Teaching Children To Write

Writing is possibly one of the most difficult subjects to teach, both in the early years as well as the high school years. It is subjective. It can nearly always be improved. It can be a huge source of stress in the home school.

For some children, writing comes easily. They are verbose and it shows in their writing in the form of too many words! These children write with the false assumption that more must be better, failing to see that often they’ve said a lot of nothing. Other children struggle with subject material. They stare at a blank page and no words seem to come to mind. Both types of writers need direction. If you are a mom to more than one child, especially if  they happen to be a girl and a boy, you will most likely experience the stresses and frustrations of guiding one child to “get to the point” and the other to “get something on the paper!”

I majored in elementary education and had the privilege of teaching young children writing skills for several years after receiving my teaching degree. However, most of what I have learned about teaching writing has come from home schooling my six children over the past 9 years. I have learned that there is help for all types of writers. There are absolutely wonderful materials out there to help with all the difficulties associated with teaching this subject. (More info on my favorites to follow). While I don’t have all the answers, I have discovered some wonderful tips that take some of the stress out of writing class.


Don’t push your children to write too early. Some children will be wanting to write as soon as or even before they “crack the code.” Others will be reluctant. Much of this is personality related. One of my daughters, who is very creative, had no reservations about “sounding out” and attempting to write at a very young age. She didn’t ask me how to spell anything because her writing was a “work of art” and “perfect” (in her mind!) just the way she wrote it. Another daughter, being a perfectionist, would not even think of writing anything unless her words were spelled perfectly. She didn’t write until about second grade while her sister began publishing her great works at the age of 5. Both daughters, now 13 and 14, are excellent writers.

Once your children are writing, do not focus on handwriting too early or excessively. It is completely normal for children to form their letters incorrectly. Forming letters backwards will correct. When children begin writing, let them and gradually teach correct letter formation. Once you’ve taught the letter, make sure they do it correctly during handwriting lessons. If you see they are not forming the letter correctly when writing Grandma in their free time, leave them alone! I am talking about young children here – preschool through maybe second grade. Correcting every letter will kill their enthusiasm. Keep up with the handwriting lessons. Over time, you will see correct letter formation even during their non-lesson writing sessions.


Is “invented” spelling ok? Yes, and no. As with handwriting, there is a time for correct spelling and a time for creativity. Expect published works to be perfect. If it stresses a child to “sound it out,” don’t make him. However, if you see your child happily writing away without a care in the world, let him “invent” all he wants!

Always be willing to spell for your young children. This is a huge advantage of homeschooling. A class room teacher can not spell all the words a typical second grade class will ask in a 45 minute period. A home school mom, however, can certainly do this! Keep a dictionary of common words for children 3rd grade and under. One notebook page per letter should be sufficient. When asked how to spell a word, put it in the notebook dictionary. Teach your children to look up words you’ve spelled for them in the past.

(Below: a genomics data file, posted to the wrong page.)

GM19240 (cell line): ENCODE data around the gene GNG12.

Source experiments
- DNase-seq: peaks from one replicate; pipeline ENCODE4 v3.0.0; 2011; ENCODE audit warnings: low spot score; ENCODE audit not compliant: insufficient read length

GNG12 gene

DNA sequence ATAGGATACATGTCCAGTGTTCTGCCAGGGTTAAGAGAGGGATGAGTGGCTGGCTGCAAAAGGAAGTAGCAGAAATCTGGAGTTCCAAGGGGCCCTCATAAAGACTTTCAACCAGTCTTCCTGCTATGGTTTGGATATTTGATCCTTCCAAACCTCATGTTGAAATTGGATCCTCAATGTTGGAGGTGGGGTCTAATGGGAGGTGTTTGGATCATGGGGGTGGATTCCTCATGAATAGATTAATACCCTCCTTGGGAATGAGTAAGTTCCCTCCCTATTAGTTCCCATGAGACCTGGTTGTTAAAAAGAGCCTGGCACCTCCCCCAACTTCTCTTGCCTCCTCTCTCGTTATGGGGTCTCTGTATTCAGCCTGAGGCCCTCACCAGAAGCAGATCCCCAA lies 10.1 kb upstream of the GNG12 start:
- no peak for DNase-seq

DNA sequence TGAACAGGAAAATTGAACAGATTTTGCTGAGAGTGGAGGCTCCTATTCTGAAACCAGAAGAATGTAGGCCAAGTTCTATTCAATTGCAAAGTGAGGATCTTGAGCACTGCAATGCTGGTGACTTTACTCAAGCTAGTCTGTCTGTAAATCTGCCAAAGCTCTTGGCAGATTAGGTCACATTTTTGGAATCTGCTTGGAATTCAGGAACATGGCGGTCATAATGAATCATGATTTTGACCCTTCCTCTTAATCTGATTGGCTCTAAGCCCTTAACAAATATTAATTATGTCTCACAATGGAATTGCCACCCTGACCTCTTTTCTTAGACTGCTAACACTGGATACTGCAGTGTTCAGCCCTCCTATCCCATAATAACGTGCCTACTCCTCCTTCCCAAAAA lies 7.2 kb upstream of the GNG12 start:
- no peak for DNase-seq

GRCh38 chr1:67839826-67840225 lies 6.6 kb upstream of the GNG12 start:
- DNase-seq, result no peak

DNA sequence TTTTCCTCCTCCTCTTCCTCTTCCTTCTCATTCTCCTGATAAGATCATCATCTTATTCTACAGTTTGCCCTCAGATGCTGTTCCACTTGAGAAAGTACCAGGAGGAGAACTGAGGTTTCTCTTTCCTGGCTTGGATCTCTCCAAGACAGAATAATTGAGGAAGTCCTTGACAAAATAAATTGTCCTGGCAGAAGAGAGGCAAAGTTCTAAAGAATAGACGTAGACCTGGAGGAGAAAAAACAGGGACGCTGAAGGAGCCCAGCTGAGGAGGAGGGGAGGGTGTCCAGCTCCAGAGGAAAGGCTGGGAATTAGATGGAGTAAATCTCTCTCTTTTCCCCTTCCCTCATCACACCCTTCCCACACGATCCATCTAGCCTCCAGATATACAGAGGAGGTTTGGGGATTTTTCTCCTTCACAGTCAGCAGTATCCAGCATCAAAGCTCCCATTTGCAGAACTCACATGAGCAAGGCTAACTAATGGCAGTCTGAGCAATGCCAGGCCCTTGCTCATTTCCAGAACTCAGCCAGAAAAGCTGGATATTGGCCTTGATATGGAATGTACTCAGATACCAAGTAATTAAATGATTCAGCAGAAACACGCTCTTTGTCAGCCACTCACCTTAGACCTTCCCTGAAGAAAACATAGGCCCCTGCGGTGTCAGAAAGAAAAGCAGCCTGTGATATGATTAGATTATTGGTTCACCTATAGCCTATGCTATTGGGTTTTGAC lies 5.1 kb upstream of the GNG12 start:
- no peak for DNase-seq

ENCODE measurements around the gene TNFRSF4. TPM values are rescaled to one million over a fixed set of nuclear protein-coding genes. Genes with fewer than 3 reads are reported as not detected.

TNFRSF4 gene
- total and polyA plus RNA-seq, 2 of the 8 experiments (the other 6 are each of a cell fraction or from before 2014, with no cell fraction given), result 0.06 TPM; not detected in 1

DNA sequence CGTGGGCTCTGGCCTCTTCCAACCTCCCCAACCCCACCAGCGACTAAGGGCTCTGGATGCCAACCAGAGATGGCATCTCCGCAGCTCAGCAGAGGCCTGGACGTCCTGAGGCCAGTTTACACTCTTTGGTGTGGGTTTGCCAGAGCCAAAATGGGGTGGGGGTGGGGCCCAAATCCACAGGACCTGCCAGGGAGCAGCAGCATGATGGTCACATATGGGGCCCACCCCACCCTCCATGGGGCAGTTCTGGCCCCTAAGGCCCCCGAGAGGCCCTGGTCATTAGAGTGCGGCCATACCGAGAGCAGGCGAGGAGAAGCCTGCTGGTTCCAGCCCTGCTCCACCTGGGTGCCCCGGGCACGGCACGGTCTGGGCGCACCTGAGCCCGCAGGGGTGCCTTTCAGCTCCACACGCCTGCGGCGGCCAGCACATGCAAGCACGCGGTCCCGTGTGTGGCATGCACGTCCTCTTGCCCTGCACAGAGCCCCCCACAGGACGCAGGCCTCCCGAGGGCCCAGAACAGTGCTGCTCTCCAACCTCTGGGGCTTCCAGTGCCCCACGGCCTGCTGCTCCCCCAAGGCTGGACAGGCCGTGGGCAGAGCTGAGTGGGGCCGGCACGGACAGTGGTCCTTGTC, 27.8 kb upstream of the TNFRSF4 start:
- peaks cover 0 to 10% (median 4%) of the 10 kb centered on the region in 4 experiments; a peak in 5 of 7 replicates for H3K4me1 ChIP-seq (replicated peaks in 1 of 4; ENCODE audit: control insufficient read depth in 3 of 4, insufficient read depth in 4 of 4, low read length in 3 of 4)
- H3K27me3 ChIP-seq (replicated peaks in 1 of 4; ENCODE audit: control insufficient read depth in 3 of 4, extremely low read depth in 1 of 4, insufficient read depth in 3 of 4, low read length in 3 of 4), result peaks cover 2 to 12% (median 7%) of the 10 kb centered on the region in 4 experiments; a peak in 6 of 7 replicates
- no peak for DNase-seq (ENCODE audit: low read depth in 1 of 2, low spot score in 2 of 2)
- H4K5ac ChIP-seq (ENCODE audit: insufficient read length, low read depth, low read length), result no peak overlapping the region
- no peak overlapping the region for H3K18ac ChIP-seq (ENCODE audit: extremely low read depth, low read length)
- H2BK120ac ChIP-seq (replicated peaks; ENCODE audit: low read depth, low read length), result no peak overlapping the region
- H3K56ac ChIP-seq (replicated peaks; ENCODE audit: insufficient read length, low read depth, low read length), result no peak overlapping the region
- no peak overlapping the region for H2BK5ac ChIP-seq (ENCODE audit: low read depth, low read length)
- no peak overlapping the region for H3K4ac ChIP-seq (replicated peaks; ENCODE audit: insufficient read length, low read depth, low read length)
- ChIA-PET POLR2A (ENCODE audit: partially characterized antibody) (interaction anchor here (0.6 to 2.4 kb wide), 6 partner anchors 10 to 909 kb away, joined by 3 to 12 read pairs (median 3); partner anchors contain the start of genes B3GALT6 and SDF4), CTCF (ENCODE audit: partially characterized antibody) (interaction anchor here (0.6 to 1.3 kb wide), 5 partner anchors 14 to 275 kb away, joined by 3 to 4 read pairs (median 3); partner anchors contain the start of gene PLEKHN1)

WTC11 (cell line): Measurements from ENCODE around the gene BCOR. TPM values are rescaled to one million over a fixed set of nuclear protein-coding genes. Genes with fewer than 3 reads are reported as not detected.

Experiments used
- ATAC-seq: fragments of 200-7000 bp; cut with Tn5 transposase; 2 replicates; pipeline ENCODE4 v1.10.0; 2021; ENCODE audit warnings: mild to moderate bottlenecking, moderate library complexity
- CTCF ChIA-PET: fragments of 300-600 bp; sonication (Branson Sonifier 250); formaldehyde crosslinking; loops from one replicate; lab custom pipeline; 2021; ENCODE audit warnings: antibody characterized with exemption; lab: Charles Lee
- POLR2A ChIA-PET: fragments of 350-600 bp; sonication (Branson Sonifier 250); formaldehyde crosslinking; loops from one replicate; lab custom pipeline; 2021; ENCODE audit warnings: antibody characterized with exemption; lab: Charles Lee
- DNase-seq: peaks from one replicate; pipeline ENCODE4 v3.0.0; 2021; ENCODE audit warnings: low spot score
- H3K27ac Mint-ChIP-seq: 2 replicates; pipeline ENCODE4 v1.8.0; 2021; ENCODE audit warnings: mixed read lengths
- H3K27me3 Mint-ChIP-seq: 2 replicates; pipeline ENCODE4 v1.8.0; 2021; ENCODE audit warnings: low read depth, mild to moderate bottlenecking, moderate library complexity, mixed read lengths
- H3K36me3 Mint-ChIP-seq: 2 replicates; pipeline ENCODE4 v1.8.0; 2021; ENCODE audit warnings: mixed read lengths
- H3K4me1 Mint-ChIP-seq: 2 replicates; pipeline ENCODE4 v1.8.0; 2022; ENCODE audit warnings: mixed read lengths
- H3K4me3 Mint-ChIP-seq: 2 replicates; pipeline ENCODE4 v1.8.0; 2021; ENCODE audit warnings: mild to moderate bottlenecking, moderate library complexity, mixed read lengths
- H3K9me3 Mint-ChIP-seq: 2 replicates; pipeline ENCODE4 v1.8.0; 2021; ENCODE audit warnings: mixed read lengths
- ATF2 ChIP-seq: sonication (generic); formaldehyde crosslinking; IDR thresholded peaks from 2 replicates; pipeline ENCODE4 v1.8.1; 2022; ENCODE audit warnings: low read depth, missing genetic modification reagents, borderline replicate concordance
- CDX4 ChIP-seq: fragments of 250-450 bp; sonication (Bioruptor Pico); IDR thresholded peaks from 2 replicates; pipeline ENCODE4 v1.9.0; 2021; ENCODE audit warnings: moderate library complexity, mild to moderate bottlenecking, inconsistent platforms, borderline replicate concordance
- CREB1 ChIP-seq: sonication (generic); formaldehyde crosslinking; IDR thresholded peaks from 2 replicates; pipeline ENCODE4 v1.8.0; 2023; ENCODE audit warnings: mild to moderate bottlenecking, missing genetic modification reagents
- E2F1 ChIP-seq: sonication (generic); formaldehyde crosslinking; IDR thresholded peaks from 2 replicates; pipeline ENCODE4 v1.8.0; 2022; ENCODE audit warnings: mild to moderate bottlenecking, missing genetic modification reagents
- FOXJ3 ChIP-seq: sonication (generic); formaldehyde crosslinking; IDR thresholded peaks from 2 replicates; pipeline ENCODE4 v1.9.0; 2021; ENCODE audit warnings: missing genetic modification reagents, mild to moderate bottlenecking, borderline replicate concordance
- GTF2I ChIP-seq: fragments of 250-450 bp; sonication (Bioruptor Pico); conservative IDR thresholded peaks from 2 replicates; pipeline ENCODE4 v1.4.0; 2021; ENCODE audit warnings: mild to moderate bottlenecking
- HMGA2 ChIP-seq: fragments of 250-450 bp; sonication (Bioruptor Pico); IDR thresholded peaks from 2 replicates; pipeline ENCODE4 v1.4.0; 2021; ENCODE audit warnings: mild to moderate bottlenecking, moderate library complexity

Handwriting / Dictation:

Do not be afraid to create your own handwriting curriculum. You may find, as I did, that handwriting curriculum sold as a part of a language arts package is often lacking in several ways.  Startwrite takes care of this problem. With Startwrite, you can create your own handwriting pages using any style you prefer (ball and stick, modern, d’nelian, etc). In about a minute, you can design your child’s handwriting practice with any size lines, print or cursive, broken lines to trace over or starting “balls” in which to place the pencil. This is truly the only handwriting curriculum you need for children in preschool all the way through high school. I use it for my second grader for beginning cursive as well as my teens for long passages of dictation!

Do dictation exercises. I combine this with copywork. Every Monday, I give each of my children a passage to copy (using Startwrite.) I generally take the passage out of their science or history text. Young children copy a sentence or two from their readers. Older children copy whole pages of text. On Wed., they write as I call out the passage. They then correct anything they copied incorrectly. This is an excellent way to learn basic grammar as well as spelling. It’s important for children to copy what is “right” as opposed to grammar books where they find mistakes and correct them. In the early years, children don’t know what is correct. However, the more “good writing” they copy, the more they will recognize what is well written. By late elementary or jr. high an “edit this” grammar book works well. This year with my older children I am using a wonderful resource called Fix It! I just don’t recommend showing young children incorrect writing with expectation that they will know how to improve it.

Editing and Grading:

Be your child’s editor. In the early years, one paragraph may take a whole week to write. That is ok. Take your time so writing doesn’t become too stressful. Do a rough draft, revise, rewrite… but not all in the same day! In the early years, I do dictation two days a week and a writing assignment (just 1) the other three days.

It is not necessary to edit everything your children write. Leave their creative endeavors alone. Let them know your are proud of them for choosing to write with their free time. Praise them and do not criticize!